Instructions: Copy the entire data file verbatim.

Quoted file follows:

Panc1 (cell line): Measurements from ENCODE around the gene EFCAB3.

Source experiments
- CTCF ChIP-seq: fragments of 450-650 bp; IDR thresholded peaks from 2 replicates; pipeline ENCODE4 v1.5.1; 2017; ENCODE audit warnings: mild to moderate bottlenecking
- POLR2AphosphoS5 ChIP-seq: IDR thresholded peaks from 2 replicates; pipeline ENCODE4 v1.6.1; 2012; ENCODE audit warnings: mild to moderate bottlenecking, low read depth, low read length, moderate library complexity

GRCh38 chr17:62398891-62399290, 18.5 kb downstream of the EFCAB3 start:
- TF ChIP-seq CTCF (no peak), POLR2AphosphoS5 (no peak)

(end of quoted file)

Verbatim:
Panc1 (cell line): Measurements from ENCODE around the gene EFCAB3.

Source experiments
- CTCF ChIP-seq: fragments of 450-650 bp; IDR thresholded peaks from 2 replicates; pipeline ENCODE4 v1.5.1; 2017; ENCODE audit warnings: mild to moderate bottlenecking
- POLR2AphosphoS5 ChIP-seq: IDR thresholded peaks from 2 replicates; pipeline ENCODE4 v1.6.1; 2012; ENCODE audit warnings: mild to moderate bottlenecking, low read depth, low read length, moderate library complexity

GRCh38 chr17:62398891-62399290, 18.5 kb downstream of the EFCAB3 start:
- TF ChIP-seq CTCF (no peak), POLR2AphosphoS5 (no peak)